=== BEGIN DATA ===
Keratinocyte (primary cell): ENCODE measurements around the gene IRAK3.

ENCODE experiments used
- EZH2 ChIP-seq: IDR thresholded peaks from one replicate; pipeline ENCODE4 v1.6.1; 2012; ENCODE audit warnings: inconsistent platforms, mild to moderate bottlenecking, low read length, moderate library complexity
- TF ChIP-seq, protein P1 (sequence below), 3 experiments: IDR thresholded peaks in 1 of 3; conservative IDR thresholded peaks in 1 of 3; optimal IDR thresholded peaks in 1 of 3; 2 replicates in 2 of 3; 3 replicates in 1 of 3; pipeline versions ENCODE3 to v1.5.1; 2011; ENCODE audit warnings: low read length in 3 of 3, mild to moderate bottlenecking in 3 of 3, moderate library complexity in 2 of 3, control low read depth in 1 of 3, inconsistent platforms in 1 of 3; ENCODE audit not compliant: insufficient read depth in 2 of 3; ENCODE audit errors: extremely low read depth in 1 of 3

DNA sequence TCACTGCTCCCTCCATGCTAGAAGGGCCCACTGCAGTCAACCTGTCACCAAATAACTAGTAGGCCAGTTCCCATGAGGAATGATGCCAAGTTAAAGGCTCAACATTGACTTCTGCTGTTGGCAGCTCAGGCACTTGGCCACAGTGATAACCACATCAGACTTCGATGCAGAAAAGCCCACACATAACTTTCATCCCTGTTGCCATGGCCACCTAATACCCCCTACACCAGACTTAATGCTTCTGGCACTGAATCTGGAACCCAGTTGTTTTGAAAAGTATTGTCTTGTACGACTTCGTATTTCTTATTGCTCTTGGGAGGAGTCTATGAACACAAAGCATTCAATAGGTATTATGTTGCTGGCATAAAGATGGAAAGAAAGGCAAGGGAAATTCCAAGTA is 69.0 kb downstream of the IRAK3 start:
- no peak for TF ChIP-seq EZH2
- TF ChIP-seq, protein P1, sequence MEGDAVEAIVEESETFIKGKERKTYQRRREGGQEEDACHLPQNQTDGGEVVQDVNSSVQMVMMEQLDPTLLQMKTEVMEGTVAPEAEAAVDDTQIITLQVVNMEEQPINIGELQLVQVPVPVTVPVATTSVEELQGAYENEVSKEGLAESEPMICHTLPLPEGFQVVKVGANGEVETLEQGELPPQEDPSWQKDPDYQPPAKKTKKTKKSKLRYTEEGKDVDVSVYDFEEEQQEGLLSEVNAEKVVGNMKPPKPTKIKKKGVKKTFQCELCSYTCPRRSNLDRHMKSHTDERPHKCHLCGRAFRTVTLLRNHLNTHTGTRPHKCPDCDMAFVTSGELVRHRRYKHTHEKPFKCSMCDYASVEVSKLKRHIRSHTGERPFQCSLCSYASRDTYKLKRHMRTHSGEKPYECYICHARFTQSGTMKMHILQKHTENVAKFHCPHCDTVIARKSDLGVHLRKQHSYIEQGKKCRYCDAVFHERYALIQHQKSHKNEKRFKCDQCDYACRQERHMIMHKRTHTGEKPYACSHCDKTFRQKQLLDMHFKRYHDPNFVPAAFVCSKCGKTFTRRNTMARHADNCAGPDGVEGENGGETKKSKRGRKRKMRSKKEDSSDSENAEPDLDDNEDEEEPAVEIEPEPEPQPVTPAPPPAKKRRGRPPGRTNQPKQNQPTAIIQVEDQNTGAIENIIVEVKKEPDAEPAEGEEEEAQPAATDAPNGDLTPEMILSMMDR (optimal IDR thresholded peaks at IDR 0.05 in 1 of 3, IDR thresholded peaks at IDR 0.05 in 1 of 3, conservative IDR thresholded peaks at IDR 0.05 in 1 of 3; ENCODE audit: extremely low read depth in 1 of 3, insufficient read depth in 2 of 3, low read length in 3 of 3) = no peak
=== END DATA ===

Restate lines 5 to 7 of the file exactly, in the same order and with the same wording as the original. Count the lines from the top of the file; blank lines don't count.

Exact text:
DNA sequence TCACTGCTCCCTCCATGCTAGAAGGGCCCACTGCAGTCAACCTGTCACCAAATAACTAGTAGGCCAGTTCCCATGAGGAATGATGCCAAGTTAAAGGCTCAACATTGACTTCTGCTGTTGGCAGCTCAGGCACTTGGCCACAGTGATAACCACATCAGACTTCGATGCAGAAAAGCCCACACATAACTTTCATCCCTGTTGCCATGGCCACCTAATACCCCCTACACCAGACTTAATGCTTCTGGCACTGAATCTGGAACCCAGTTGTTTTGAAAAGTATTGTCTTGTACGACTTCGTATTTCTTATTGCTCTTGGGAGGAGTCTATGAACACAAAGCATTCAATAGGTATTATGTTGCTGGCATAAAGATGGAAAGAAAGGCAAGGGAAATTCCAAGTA is 69.0 kb downstream of the IRAK3 start:
- no peak for TF ChIP-seq EZH2
- TF ChIP-seq, protein P1, sequence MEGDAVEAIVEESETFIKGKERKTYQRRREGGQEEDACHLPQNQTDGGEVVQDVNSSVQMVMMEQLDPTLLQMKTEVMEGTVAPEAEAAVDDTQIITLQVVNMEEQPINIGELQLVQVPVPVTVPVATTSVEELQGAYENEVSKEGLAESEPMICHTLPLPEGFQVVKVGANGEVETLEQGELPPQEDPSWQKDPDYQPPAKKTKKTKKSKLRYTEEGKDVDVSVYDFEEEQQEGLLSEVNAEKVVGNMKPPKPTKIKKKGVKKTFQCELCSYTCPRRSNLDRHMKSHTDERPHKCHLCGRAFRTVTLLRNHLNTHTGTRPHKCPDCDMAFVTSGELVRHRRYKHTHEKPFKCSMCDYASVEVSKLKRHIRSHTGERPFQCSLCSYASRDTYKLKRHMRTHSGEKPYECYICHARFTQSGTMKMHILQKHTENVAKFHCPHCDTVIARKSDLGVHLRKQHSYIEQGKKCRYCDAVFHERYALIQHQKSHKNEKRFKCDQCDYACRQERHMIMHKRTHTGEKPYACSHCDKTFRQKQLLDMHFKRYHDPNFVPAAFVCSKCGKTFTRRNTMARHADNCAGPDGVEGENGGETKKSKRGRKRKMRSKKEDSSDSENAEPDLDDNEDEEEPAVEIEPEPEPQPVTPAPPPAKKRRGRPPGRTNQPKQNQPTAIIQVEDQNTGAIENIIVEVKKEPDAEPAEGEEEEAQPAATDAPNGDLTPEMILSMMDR (optimal IDR thresholded peaks at IDR 0.05 in 1 of 3, IDR thresholded peaks at IDR 0.05 in 1 of 3, conservative IDR thresholded peaks at IDR 0.05 in 1 of 3; ENCODE audit: extremely low read depth in 1 of 3, insufficient read depth in 2 of 3, low read length in 3 of 3) = no peak